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To Take or Not to Take: The Pros and Cons of Vitamins

Azriela Jaffe

Some say it’s their secret to good health, longevity, and vitality. Others claim they have no scientific backing, and can even be dangerous. Family First explores vitamin supplementation

Wednesday, October 06, 2010


Esther, turning eighty-eight years old, is used to the comment: “You look like you're seventy! What's your secret?” Maybe it's her genes — her mother was niftar over the age of 100. Or perhaps it's a long, loving marriage, children, grandchildren, and great-grandchildren who give her nachas, an active schedule of exercise, and frequent shiurim, which serve to keep her younger than her years.

All that helps, she admits, but she believes that there's something else that also contributes to her good health — the vitamins she's been taking without fail for over forty years. “When we were first married,” she says, “my husband read in a health magazine that individual vitamins were better for you than just one multi, and he decided that we should take vitamins — long before it was the thing to do. For all of our life together, I've taken eight vitamins every day but Shabbos: zinc, vitamin E, B complex, vitamin C, garlic, niacin, vitamin A, and vitamin D. The doctor told us, 'You don't have to take these vitamins,' but my husband didn't believe the doctor. And as he grew older and was in excellent health, the doctor said, 'Nu, how were you so smart to be taking vitamins all these years?’ ”

Philip, a mid-seventies retiree in Florida, can't attribute his robust health to his genes: “I lost both of my parents to cancer before they were sixt0. I feel that I am healthy in spite of my genes, not because of them. I've been taking an assortment of vitamins all of my life, and I don't know if they help, but they sure can't hurt. A lot of my friends are dealing with one heath problem after another. I don't take a pill for anything, not high blood pressure, cholesterol, pain, nothing at all. Is it from the vitamins? I don't know, but I'm not going to stop.”

To take, or not to take, that is the vitamin question. But it is not the only question. If you believe in the concept of taking vitamins, how do you figure out which to take, how much to take, and how to avoid taking something that could actually do more harm than good? How do you determine if a vitamin is quality-made? How do you know if treating a particular illness or discomfort with vitamin therapy makes more sense than traditional medicine, and if the financial outlay for vitamins is a wise investment of your resources?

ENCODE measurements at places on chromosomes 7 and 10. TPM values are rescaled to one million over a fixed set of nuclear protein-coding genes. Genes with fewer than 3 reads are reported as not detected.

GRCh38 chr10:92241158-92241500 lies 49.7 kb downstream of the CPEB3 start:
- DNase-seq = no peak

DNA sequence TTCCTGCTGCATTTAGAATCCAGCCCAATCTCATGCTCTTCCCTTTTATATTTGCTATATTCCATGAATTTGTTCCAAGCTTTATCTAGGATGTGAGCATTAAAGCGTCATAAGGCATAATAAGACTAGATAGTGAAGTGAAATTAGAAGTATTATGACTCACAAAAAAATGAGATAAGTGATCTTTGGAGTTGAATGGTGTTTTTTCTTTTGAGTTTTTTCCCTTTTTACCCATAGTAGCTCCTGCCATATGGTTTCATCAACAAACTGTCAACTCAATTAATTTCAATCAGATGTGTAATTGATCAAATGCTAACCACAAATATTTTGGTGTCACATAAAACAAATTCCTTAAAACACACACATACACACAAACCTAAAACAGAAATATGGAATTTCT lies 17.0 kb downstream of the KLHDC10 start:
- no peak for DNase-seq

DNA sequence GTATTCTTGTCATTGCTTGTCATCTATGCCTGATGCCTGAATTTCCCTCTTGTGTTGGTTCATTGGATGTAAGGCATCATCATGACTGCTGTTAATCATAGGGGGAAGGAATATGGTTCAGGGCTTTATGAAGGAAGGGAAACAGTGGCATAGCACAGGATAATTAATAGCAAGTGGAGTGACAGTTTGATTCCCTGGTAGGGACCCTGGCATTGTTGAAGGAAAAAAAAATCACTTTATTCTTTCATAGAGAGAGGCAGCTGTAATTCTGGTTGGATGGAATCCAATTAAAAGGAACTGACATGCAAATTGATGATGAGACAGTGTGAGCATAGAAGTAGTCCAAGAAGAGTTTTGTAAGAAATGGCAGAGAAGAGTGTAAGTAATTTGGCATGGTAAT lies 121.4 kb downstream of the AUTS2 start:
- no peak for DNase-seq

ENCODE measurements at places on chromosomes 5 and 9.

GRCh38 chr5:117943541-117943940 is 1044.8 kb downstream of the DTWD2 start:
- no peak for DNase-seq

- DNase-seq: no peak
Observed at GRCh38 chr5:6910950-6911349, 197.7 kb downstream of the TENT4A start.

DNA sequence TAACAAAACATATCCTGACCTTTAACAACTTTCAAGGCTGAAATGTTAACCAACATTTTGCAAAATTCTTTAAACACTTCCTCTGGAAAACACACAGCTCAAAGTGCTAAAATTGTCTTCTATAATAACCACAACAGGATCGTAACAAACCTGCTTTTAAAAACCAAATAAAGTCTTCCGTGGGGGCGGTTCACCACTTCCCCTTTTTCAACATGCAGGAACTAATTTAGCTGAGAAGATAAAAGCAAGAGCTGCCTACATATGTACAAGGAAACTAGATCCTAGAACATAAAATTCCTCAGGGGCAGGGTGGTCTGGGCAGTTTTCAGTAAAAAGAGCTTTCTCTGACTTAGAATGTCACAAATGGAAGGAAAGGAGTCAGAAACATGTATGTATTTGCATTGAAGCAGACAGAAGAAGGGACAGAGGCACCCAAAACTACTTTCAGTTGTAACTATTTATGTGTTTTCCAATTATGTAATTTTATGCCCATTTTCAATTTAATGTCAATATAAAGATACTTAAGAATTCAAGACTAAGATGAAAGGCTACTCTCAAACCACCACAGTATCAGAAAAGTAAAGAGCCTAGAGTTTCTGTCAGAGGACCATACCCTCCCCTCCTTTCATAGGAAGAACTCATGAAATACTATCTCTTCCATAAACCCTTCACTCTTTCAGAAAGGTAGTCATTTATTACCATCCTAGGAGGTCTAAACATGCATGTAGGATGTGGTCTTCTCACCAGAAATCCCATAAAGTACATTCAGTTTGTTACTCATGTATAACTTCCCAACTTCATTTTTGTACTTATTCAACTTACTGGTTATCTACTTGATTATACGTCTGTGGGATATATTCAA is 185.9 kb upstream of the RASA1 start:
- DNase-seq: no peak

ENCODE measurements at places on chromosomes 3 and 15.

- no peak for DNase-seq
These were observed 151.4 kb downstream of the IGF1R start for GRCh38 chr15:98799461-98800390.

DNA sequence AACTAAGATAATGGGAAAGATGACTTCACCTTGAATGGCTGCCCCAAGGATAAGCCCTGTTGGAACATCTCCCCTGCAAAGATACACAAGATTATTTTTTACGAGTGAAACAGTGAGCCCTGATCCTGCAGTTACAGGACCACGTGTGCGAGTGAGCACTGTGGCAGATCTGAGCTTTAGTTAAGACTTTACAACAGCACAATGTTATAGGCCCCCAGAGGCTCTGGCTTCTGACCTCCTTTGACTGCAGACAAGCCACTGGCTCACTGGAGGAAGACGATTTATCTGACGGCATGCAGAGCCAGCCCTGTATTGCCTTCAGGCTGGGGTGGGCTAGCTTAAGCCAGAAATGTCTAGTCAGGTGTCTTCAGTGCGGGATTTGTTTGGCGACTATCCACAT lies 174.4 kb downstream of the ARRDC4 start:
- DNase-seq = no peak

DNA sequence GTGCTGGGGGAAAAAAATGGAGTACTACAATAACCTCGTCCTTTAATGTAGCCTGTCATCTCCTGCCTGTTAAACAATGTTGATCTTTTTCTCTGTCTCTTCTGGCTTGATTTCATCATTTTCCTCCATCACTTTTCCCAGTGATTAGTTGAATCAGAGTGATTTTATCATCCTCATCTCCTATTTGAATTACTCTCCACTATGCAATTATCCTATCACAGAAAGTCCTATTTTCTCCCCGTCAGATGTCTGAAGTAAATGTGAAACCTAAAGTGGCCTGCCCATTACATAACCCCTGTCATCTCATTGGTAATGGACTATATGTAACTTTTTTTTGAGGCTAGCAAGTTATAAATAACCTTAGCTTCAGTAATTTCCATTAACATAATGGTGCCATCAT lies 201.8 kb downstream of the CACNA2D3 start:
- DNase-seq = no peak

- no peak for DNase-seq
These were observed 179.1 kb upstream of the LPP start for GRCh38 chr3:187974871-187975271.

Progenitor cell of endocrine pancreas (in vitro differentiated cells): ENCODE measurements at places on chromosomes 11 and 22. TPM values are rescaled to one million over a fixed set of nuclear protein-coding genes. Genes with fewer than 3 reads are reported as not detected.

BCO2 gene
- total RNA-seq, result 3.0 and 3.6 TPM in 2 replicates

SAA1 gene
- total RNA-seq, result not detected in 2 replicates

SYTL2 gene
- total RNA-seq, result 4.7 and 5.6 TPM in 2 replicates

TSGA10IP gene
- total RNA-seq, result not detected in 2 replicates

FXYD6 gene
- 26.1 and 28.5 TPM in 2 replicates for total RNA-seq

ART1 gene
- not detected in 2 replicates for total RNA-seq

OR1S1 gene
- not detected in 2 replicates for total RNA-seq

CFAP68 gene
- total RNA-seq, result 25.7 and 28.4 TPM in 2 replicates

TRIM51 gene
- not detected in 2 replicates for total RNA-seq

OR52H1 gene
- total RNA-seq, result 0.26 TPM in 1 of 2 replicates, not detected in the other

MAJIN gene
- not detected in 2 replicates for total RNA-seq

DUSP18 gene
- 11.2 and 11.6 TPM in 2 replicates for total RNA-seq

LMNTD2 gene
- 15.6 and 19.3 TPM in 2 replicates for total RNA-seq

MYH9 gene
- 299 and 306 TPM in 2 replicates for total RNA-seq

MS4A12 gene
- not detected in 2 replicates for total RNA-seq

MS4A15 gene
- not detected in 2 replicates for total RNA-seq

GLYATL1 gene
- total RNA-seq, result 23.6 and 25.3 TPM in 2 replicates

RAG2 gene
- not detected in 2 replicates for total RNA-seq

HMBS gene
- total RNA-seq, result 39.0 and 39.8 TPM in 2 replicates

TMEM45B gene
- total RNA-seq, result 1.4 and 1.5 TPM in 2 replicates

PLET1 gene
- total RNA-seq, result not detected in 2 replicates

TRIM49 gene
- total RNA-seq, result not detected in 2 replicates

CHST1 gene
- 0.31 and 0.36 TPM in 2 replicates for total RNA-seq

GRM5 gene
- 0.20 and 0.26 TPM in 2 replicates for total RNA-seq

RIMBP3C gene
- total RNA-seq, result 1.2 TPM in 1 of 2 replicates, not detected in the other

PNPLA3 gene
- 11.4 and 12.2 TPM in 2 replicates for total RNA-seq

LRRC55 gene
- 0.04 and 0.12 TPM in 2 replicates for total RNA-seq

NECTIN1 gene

These are complex questions, without easy answers. Some people, like Zalman, fifty-eight, approach the topic of vitamins pragmatically: “I've been on a vitamin regime that's changed as I've aged, but it's basically been the same all of my adult life. I haven't had a sick day at work in eighteen years. I took large doses of vitamin E for quite a while and my carpal tunnel syndrome went away. (I stopped the vitamin E when concerns arose about possible problems with vitamin E and heart disease.) I know my vitamin program is working for me because I give up my vitamins entirely for Pesach, and I can feel the difference in my body in just that nine-day period of time.”

Zalman continues with the conviction of a life-long vitamin user who won't be convinced otherwise by any medical research or naysayer: “When I return to my multi, vitamin D, fish oil, and probiotics after Pesach, my body feels better immediately. When I go off of them, I'm not in top form; my knees don't feel good, my thyroid and throat feel funny. Back on daily vitamins, all of those symptoms go away.” 


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